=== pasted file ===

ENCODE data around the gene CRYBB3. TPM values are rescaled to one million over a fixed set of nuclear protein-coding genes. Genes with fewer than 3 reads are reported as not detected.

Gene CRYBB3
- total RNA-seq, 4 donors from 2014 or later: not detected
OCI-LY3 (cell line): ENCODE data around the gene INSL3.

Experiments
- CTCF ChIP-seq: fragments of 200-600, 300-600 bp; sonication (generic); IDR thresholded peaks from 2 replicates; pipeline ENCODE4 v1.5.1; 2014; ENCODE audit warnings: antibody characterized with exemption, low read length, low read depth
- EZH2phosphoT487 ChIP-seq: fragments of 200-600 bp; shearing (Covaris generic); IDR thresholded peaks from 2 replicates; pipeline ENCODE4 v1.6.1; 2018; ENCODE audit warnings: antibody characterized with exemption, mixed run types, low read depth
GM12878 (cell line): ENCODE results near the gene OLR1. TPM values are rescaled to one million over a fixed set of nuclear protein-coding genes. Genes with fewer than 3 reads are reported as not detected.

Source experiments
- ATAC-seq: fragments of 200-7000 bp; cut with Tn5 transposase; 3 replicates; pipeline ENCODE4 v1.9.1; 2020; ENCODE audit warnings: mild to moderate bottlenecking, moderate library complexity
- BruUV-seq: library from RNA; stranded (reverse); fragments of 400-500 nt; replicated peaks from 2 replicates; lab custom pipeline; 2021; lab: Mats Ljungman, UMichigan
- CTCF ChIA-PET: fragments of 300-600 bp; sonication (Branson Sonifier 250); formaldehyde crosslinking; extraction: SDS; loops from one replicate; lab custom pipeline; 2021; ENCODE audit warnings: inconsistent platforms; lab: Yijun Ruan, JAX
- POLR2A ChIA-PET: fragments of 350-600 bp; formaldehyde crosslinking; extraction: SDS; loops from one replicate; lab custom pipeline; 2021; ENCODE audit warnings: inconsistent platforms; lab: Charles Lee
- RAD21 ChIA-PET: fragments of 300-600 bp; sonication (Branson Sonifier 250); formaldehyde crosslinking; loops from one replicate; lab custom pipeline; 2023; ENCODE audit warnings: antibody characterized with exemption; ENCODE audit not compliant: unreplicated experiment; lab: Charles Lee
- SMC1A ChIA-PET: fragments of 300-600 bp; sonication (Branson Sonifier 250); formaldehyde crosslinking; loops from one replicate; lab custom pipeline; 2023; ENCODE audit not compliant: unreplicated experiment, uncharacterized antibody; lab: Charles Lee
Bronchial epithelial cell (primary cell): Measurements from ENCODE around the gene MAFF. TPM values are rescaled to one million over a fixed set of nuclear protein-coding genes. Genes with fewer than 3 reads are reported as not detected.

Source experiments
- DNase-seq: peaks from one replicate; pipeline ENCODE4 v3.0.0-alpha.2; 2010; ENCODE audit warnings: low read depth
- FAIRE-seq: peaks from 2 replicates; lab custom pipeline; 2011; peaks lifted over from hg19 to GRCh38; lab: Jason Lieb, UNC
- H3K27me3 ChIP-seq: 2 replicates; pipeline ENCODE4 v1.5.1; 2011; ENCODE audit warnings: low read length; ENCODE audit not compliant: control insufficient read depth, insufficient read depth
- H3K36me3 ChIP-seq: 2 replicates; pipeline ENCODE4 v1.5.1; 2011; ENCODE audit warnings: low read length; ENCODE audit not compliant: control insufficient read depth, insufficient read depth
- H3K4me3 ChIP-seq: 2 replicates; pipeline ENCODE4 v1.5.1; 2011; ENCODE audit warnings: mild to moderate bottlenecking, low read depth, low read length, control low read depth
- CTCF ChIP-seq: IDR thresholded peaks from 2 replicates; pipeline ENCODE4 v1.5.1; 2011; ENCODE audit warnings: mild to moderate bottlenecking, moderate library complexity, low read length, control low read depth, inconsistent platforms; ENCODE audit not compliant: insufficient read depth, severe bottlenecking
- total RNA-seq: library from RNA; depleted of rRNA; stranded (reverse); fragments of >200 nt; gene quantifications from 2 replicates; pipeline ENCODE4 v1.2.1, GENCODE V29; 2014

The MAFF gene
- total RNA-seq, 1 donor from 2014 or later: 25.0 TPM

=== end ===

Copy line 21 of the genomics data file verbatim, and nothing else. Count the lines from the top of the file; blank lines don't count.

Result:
- H3K36me3 ChIP-seq: 2 replicates; pipeline ENCODE4 v1.5.1; 2011; ENCODE audit warnings: low read length; ENCODE audit not compliant: control insufficient read depth, insufficient read depth